A recent survey revealed only 45% of the top 1 million sites have HTTPS enabled. The number is even lower if you consider that most of those sites are not available using HTTPS for all the content, but just a small bit, like the login page.
So what types of sites should use HTTPS all the time?
Banks, as you might expect, use HTTPS for their online banking. However, many users will click through from the information part of the site, which typically won’t use HTTPS. This creates a problem, a man in the middle could change that link to point at another site, and really would you notice the domain name was slightly different? Most of the big UK banks are getting there now, however, Lloyds still doesn’t allow HTTPS browsing of the main content - meaning you can’t really trust the online banking link unless you are very careful. I think the whole information site from a bank should be using HTTPS if only to provide a trustworthy link to the online banking.
A few years ago it was common for search engines to not offer any kind of HTTPS access. At first this seems sensible, the results you get back are public and if you aren’t logged in, what’s the issue? The problem is what you search for, I think for most people, what they search for is private, people typically are giving away quite personal information to search engines, for kids this might be questions common in people growing up, in adults this might be questions about health that we don’t want to disclose to the world. What if we are using a public WiFi connection? others using that connection could find out what we are searching for, and embarrass or even extort us using the information we search for. Thankfully Google is now using HTTPS. Bing is now available as HTTPS, though unless you remember to change the URL, you won’t be using it. DuckDuckGo uses HTTPS by default and redirects if you try to use HTTP.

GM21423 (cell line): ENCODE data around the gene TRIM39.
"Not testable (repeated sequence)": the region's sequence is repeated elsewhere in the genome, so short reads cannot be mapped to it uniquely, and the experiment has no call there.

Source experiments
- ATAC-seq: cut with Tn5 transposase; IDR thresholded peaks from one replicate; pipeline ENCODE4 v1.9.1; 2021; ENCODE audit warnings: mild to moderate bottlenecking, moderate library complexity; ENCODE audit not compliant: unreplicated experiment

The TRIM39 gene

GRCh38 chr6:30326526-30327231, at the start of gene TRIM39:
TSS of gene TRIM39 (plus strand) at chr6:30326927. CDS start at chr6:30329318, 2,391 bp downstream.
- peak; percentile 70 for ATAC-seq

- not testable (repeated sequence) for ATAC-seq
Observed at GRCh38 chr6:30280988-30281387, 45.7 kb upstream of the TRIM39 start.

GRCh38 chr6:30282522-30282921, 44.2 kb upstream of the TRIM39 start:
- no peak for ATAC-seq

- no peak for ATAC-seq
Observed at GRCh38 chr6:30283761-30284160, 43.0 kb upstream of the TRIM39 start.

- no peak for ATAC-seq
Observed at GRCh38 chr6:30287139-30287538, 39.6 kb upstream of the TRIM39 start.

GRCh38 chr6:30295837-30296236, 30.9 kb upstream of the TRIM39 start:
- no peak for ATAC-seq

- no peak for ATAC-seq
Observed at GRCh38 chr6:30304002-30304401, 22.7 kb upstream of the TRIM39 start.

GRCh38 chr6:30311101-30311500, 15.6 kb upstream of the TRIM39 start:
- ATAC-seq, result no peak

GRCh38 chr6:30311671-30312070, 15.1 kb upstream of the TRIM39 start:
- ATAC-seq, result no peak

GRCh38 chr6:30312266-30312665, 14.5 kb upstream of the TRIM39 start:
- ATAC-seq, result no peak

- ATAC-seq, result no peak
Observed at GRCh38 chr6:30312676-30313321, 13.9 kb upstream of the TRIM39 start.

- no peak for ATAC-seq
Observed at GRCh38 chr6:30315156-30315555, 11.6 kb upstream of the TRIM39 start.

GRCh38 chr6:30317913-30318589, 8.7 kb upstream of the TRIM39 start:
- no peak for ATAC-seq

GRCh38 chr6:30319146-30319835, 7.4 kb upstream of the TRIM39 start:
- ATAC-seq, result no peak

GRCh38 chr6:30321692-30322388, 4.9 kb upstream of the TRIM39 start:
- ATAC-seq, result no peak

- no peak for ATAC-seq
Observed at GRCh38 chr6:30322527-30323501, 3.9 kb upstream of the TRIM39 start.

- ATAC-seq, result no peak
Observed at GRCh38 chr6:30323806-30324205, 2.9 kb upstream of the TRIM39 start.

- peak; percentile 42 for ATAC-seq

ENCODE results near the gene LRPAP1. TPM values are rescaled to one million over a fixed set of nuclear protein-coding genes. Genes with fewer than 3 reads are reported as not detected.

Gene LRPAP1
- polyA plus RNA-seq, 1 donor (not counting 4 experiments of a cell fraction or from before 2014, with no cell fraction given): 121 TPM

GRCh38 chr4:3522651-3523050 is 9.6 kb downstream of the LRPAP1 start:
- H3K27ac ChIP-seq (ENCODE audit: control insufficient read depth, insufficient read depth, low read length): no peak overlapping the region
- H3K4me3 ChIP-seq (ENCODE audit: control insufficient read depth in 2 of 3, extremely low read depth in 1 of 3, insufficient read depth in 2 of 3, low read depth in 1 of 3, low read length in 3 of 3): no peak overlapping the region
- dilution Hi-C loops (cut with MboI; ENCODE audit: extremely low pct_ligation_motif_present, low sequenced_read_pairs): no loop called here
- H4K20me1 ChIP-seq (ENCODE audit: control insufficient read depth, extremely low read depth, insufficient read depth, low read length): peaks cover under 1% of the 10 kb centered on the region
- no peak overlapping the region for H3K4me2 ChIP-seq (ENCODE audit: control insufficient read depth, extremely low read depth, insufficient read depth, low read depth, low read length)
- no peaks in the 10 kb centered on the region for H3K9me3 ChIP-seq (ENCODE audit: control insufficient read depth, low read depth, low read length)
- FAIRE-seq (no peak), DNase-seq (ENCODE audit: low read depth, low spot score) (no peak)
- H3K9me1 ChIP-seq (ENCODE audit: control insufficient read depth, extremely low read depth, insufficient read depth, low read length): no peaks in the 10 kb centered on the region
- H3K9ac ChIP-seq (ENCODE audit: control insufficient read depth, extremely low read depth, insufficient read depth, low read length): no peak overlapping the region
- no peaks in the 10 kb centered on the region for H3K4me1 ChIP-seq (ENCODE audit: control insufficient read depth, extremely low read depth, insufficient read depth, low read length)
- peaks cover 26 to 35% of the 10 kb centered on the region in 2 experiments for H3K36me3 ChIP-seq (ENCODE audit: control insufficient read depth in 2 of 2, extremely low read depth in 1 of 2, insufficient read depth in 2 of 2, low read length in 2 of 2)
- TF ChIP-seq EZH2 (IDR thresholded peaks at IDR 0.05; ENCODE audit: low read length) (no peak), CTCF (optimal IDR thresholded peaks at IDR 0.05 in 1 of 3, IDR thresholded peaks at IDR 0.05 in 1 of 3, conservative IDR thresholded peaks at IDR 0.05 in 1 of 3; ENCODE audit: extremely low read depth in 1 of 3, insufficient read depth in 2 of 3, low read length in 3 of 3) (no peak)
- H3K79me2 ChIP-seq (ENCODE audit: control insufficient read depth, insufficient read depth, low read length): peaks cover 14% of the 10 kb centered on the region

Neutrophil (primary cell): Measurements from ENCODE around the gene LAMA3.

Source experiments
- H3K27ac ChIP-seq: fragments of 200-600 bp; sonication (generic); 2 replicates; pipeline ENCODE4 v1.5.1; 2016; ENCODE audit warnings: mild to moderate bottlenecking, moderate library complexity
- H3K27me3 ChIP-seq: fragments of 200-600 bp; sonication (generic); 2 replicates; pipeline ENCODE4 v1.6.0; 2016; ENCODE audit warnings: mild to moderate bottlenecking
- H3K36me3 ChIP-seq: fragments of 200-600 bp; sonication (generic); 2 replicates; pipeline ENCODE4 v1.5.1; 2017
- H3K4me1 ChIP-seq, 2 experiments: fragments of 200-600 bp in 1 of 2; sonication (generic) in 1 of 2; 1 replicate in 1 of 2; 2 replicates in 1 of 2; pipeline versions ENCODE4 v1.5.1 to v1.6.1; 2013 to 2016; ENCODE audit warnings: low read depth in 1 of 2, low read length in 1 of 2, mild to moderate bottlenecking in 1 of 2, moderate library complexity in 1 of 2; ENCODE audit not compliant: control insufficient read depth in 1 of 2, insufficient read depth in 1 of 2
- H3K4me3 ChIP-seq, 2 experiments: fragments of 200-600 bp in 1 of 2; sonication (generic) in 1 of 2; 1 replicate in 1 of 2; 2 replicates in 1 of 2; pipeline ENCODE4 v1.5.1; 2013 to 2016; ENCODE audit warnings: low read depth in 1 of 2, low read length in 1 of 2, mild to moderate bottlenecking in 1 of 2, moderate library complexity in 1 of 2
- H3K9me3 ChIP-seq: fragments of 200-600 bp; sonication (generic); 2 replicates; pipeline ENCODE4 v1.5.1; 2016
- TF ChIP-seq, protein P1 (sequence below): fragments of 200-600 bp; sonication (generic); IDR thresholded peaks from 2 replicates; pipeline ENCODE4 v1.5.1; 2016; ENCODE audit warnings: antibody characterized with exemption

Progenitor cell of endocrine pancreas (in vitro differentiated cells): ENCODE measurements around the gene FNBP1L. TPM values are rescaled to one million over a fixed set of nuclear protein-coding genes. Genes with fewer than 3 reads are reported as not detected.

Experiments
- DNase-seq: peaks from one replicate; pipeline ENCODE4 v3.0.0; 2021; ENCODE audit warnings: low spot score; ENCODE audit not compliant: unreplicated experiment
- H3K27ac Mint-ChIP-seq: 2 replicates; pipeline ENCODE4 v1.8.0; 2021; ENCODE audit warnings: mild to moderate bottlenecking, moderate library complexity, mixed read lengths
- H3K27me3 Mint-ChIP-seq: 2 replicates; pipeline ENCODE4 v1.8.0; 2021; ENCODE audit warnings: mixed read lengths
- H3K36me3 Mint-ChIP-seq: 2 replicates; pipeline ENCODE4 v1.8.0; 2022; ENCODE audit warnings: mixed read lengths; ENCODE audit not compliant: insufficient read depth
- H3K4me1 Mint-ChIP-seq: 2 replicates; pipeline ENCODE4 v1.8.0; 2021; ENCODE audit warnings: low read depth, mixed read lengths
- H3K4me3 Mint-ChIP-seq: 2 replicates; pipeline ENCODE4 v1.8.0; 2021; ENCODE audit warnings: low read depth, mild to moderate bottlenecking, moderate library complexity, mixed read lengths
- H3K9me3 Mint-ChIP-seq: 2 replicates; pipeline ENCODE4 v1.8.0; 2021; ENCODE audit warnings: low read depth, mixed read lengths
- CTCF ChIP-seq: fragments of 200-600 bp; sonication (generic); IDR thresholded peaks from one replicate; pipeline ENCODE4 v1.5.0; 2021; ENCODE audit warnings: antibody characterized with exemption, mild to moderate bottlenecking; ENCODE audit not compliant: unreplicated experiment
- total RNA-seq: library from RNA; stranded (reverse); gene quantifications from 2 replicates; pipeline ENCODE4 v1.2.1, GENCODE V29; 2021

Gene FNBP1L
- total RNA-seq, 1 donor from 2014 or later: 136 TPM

The first two examples were more obvious examples where HTTPS is needed, what about a news site? we don’t login, the information is public do we HTTPS here? The BBC is a big brand for news worldwide, and people should know if it is being censored. Without HTTPS there is no way for citizens in China, North Korea, Egypt and other places, to know that negative stories aren’t being carefully removed or altered by censors. Unfortunately trying to browse www.bbc.co.uk/news using HTTPS, just redirects you back to the HTTP site. Trying to do the same with the Guardian tells you the certificate is invalid - and if you look at the certificate (using firefox for example) you’ll find a big list of Fastly’s customers (the CDN the guardian seems to use).
What about a site that offers downloads of free software? essentially again the information is public, but can you trust running software on your computer that could have been changed by a man the middle? For example if you were the NSA and you wanted to spy on someone, wouldn’t an easy option be wait insert your spyware into any executable they download? Of course there is code signing and checksums, though somehow I doubt most non-technical users check the checksums and most software is not signed anyway. GitHub gets this right, HTTPS all the time. Unfortunately sourceforge & download.com get this wrong. The PHP, Python and Ruby sites all fail to give you a HTTPS link to actually download the software.
Social Networks / Web-Apps
There are whole slew of sites that let you create some data and share or not share it with people. Often this data is fairly private outside our friends, so this should be protected from rogue wireless points, governments and the like. Facebook and Twitter now do this, Linkedin redirects back to HTTP straight after you login, as does RunKeeper.
So basically I think all sites should use HTTPS. In the web world we have various best practices, for example don’t use tables for layout, don’t write sites that only work in IE, or require flash. Making a site HTTPS should be one of these. I would be shocked if I saw sys admin using telnet in the 21st century and this should be true of making a non-HTTPS website.